- Michael C. Wright, ESPN Staff Writer
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Optimism often oozes from the fingertips of reporters tapping away at the keyboard in the minutes immediately after a team makes a draft pick, resulting in sometimes overly-positive grading.
We’re certainly not immune to the phenomenon, or afraid to admit we might have been wrong. So as we prepare to kick off our pre-draft coverage in the coming days, we decided to take another look at the Chicago Bears 2011 draft class and re-grade it.
Here’s what we came up with:
Gabe Carimi, OT, Wisconsin
Round: 1 Pick: 20 (Overall: 29)
What we said after the draft: Considered one of the more technically-sound prospects among the 2011 class of offensive tackles, Carimi should play a key role -- likely as a starter -- in Chicago's effort to revamp its offensive line. After having to replace 2007 third overall pick Joe Thomas at Wisconsin, Carimi is no stranger to the high expectations he'll face as a rookie.
Initial grade: B+
What we say now: There’s a strong possibility Carimi’s grade would have actually improved, had he not suffered a season-ending injury in Week 2. Offensive coordinator Mike Tice said Carimi was “playing winning football” prior to the injury, which is why the staff is currently pondering moving the rising second-year player to left tackle in 2012 if J’Marcus Webb falters. The team maintains Carimi remains on pace for a full recovery. So if that transpires, quarterback Jay Cutler’s protection should improve this season.
Current grade: B+.
Stephen Paea, DT, Oregon State
Round: 2 Pick: 30 (Overall: 62)
What we said after the draft: Paea fills an immediate need and might one day develop into a starting three-technique defensive end. However, the Bears have a history of being burned by taking players with medical red flags, and Paea is coming off an offseason knee injury at the Senior Bowl. – JD
Initial grade: B-
What we say now: Paea struggled to recover from a knee injury suffered at the Senior Bowl, and endured a few setbacks in transitioning to the pro game. Those early problems led to the team placing Paea on its inactive list for the first five games. Paea made his debut on Oct. 16 against the Minnesota Vikings and posted a sack. Paea finished the season with 19 tackles -- including a career-high five stops against Kansas City -- and two sacks. With Amobi Okoye and Anthony Adams no longer on the roster, Paea’s role could grow in 2012.
Current grade: C+
Chris Conte, S, California
Round: 3 Pick: 29 (Overall: 93)
What we said after the draft: Conte appears to add versatility in the secondary and a potential contributor on special teams. Having spent his first three seasons at California as a cornerback, Conte moved to safety as a senior and became a first-team all-Pac-10 performer. The Bears aren't concerned about Conte's inexperience at safety because that only adds to his upside.
Initial grade: C-
What we say now: Conte definitely didn’t look the part as a rookie, and could use this offseason to improve his strength. But there’s no denying Conte surprised plenty of observers with his strong rookie campaign. Conte racked up six tackles in his first start, and tacked on his first career interception the next week. In nine starts, Conte contributed 47 tackles and provides a ballhawking element to the secondary. The only concern moving forward would be Conte’s ability to stay healthy. The club placed Conte on the injured reserve on Dec. 19, forcing him to miss the last two games.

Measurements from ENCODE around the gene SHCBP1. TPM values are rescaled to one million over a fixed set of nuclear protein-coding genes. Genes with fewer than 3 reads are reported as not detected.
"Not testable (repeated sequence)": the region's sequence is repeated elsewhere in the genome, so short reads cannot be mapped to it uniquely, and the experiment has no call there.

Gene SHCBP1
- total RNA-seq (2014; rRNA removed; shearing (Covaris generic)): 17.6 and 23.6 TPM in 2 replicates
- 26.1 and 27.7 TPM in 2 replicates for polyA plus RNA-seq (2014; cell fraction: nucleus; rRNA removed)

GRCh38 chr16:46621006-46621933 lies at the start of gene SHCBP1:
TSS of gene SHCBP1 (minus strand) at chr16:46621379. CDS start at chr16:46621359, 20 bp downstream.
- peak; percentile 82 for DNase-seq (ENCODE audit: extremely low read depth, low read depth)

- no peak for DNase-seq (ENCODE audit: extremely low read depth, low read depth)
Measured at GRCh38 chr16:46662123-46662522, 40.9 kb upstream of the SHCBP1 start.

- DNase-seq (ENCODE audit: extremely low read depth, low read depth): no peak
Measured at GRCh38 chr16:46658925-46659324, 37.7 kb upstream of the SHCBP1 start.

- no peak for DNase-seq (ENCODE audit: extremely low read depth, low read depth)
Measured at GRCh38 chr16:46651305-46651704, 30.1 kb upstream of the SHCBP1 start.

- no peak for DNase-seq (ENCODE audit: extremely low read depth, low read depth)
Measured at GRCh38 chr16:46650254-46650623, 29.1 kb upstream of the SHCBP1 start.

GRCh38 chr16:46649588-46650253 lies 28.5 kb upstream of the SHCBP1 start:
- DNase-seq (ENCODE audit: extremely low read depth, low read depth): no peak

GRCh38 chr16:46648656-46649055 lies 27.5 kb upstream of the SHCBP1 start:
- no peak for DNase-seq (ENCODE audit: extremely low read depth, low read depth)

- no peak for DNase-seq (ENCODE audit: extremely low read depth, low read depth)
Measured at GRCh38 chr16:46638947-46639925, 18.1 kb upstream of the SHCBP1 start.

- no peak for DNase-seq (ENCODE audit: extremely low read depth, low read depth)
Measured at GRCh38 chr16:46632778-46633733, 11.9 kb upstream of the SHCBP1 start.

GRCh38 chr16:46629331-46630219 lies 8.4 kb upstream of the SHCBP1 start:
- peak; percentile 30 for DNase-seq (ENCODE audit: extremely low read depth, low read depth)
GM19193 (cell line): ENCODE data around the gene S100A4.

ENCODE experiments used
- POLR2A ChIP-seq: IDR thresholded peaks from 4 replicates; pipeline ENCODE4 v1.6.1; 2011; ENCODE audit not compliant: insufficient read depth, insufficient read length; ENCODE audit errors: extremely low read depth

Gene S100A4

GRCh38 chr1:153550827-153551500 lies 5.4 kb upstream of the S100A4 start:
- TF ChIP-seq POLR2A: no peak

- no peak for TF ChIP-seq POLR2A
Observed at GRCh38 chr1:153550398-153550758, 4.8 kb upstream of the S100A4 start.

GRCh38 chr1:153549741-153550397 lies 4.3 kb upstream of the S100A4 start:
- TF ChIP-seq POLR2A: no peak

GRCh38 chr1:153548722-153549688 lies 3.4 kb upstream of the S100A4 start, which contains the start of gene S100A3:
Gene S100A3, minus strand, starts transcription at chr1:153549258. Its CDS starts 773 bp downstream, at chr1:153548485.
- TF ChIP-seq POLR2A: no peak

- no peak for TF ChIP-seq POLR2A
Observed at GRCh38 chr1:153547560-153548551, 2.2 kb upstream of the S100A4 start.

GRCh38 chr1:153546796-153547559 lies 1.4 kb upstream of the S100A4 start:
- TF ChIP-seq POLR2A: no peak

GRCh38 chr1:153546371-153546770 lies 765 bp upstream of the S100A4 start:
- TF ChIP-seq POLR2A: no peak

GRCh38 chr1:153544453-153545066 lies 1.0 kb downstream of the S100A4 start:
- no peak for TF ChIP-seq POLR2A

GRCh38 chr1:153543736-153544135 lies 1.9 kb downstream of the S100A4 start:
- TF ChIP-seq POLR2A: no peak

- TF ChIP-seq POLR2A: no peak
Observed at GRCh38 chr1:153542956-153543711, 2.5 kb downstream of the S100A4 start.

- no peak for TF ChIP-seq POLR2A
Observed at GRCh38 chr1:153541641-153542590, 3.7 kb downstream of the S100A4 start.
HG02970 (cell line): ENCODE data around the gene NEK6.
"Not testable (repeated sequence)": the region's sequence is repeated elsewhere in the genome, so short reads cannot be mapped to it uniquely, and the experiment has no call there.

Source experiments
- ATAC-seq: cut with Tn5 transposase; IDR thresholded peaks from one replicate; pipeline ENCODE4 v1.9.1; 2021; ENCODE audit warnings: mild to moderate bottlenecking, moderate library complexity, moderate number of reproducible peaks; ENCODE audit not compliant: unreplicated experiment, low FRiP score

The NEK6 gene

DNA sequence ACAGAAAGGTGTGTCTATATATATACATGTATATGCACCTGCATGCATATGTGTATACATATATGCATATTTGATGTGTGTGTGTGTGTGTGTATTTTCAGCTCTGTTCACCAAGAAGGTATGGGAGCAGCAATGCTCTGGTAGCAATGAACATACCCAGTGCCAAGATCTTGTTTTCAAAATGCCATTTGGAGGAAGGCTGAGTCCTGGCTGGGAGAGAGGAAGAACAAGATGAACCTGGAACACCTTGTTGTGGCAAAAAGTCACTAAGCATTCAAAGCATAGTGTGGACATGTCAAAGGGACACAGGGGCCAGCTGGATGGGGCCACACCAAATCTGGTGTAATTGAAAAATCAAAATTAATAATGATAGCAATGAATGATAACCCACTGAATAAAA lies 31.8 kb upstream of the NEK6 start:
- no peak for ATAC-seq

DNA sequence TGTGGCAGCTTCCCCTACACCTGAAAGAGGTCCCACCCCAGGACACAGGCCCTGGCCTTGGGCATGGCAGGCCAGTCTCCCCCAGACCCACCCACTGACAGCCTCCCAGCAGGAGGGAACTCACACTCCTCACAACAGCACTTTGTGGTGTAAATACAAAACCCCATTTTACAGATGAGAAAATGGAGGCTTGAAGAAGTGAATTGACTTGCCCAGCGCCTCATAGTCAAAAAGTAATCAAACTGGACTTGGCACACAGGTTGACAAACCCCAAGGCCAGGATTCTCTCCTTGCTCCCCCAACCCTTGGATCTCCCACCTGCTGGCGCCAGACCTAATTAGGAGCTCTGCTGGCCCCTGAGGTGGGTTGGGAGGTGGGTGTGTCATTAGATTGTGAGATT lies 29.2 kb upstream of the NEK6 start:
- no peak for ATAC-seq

Current grade: B
Nathan Enderle, QB, Idaho
Round: 5 Pick: 29 (Overall: 160)
What we said after the draft: The Bears' thought process behind selecting a quarterback is understandable. Caleb Hanie probably won't be around past the 2011 season, so the Bears likely will be searching for a new primary backup to Jay Cutler. It's better to develop your own young, inexpensive quarterback rather than waste money on a bad veteran backup, a la Todd Collins. Who knows if Enderle will pan out, but Mike Martz does have a nice track record with unknown quarterbacks.
Initial grade: B-
What we say now: Enderle raised eyebrows when former offensive coordinator Martz briefly moved him ahead of Hanie on the depth chart during training camp. That should have been viewed as nothing more than a motivational ploy by Martz, because as the season played out it became clear the team wasn’t confident in Enderle’s abilities. The Bears made that clear when they started Josh McCown less than a month after his arrival over Enderle, who despite being a rookie, had been with the team all season.
Current grade: D
J.T. Thomas, LB, West Virginia
Round: 6 Pick: 30 (Overall: 195)
What we said after the draft: The Bears brought aboard a durable, three-year starter with plenty of experience on special teams and decent athletic ability. But Thomas lacks explosion (lowest vertical at the combine at 30½ inches), and comes with a blemish in the character department from a 2007 arrest for transferring and receiving a stolen laptop. Given how late the team took Thomas, the character risk would seem minimal.
Initial grade: C-
What we say now: Thomas’ February arrest for misdemeanor marijuana possession now seems to make the initial character red flags valid. But we’ll confine the criticism of Thomas to his play on the field. Thomas caught the staff’s attention early in camp when he was forced to take a good portion of repetitions because the veterans were unable to practice initially due to the rules coming out of the NFL lockout. The problem was Thomas’ practice showings never transferred onto the field. Within the organization, some questioned Thomas’ physicality. Eventually the team gave Thomas somewhat of a redshirt year when it placed him on the injured reserve before the season started due to hamstring and back issues.
Current grade: Incomplete.
A year later, Michael C. Wright looks back on the Bears' 2011 draft.